Losing your parents sucks.
It sucks if it happens when you’re young, it sucks when you’re older, it just…..SUCKS!
Like I’ve stated in previous posts, before it happens to you, you think you won’t be able to handle it. But humans have survival skills, and surviving your parents is one them.
However, I now begin to realize that there are definitely some awkward moments I encounter having lost my mom as an adolescent and my dad in my 20′s. Maybe if you’ve lost parents too, you can relate. Or maybe you can’t. I don’t care, there is not purpose to this list, just that I like being honest with strangers on the internet.
1) When Someone Asks How You Mom/Dad Is Doing?
A distant cousin of my father’s that lives abroad asked me via Facebook how my dad was doing (the last time he spoke to him, my dad was sick). Its very awkward, especially via Facebook chat, to just kinda type out:
“I’m sorry, my dad died in May ”
OK, I didn’t actually use an emoticon cause I’m not that tacky, but its very strange to send a digital message like that. Doctors don’t email or text family memebers that their loved ones passed away. I usually called people when my dad died. But then again, I didn’t exactly publicize that my dad passed away so how were people that lived far away supposed to know? Anyhow, its perfectly OK to let people know what happened digitally. Twitter, Facebook, email, gchat, I don’t care.
Just don’t use an emoticon.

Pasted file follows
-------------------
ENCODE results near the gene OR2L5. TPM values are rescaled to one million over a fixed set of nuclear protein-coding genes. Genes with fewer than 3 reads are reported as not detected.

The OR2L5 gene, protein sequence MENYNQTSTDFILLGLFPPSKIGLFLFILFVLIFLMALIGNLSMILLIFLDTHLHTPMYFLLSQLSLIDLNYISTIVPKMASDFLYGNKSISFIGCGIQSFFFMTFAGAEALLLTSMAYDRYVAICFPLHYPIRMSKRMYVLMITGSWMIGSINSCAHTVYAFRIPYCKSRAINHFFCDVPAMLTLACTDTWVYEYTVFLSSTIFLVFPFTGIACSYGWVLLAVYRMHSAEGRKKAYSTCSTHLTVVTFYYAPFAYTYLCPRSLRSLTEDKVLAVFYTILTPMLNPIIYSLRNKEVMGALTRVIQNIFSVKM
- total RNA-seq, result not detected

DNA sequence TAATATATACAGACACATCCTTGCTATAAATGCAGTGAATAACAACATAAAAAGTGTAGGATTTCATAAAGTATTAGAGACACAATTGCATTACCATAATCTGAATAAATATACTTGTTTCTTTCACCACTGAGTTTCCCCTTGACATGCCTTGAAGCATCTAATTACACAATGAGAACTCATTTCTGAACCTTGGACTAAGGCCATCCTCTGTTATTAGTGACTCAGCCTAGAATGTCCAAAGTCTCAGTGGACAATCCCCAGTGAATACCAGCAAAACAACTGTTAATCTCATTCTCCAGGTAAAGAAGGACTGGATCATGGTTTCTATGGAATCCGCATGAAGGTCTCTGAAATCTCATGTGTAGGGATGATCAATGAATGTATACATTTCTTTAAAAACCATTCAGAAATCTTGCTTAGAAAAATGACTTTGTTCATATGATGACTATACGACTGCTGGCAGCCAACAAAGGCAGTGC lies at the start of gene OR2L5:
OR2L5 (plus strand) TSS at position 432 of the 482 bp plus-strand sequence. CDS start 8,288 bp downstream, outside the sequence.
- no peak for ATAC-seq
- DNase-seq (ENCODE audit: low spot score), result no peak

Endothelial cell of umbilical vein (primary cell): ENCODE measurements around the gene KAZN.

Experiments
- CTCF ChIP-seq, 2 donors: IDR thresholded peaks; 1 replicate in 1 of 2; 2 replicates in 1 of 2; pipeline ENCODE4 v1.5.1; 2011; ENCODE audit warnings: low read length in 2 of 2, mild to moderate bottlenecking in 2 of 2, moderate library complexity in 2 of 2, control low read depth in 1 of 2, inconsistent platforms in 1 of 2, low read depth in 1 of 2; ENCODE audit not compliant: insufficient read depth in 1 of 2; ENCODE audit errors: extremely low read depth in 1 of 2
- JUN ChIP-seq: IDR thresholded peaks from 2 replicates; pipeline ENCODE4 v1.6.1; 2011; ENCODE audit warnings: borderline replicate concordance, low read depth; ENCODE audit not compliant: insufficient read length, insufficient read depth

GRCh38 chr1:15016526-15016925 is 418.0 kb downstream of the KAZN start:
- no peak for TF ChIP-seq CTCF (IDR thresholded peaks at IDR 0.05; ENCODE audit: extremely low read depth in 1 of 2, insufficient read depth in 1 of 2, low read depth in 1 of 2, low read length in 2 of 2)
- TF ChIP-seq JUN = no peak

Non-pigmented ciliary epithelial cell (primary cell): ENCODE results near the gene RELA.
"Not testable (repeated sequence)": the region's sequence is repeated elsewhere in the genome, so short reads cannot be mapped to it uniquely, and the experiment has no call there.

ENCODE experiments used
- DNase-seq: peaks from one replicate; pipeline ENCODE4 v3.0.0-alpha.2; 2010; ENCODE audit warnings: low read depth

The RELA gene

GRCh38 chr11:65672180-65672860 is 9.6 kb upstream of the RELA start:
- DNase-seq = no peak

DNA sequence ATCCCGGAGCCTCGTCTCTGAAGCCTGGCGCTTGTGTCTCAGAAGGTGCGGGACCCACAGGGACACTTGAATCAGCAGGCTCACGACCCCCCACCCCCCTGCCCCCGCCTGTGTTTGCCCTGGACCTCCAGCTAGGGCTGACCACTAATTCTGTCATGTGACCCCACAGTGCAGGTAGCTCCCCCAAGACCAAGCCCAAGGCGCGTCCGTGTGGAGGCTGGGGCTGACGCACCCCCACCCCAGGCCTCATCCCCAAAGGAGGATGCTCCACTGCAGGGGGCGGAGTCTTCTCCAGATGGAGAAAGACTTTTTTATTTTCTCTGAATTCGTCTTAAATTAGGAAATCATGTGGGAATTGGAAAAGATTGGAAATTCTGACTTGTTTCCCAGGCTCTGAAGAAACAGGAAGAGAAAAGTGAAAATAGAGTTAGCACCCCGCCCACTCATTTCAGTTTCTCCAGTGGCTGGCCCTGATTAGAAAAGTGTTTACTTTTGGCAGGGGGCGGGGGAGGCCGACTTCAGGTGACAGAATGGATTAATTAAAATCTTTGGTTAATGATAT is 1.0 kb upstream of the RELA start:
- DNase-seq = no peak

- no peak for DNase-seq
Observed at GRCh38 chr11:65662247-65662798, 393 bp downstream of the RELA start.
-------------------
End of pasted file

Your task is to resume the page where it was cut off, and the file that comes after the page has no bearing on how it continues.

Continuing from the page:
And don’t you DARE use an emoji.
2) You Start To Feel A Little Moral Laxity
I remember after my mom died, I quit playing piano. She was the one that encouraged me to take lessons, she was the one that even went out and bought a piano! After she died, I just didn’t feel like it anymore. I realized I was taking lessons in order to please her and there was no one to please but myself.
My piano teacher’s breath also smelled like a foot.
A few months ago, after my father passed, my friend suggest I paint the dining room in my house. To which I replied, “Oh, that’s a good idea, but my dad would totally freak out!”. But then I realize, I wasn’t living in my “dad’s” house anymore. It was “my house” now and I could do whatever I wanted with it without his permission. It still feels weird to do things I’m not sure my parents would’ve like, but I have to remember I’m in charge of me now.
3) Mother’s/Father’s Day
This day just stings.
It stings seeing people out with their parents at brunch, it stings seeing the whole Hallmark section devoted to this holiday, it’ll even sting when you hear your friends say they forgot to call their parents on that day.
Find yourself an awesome person that happens to be a parent and celebrate them.
Each of us deals with the death of our parents in our own way and unless we die before our parents, we won’t be able to dodge it. Death can’t be fought, only accepted. I chose to accept it and try to be the person my parents would’ve been proud to have as their legacy. Things can get awkward, but I’m just honest about things and hope people accept it.
I just hope no emojis will be involved.
Have you ever encountered an awkward moment about someone who’s passed? How did you deal? If you’ve lost your parents, what sort of awkward moments have you encountered?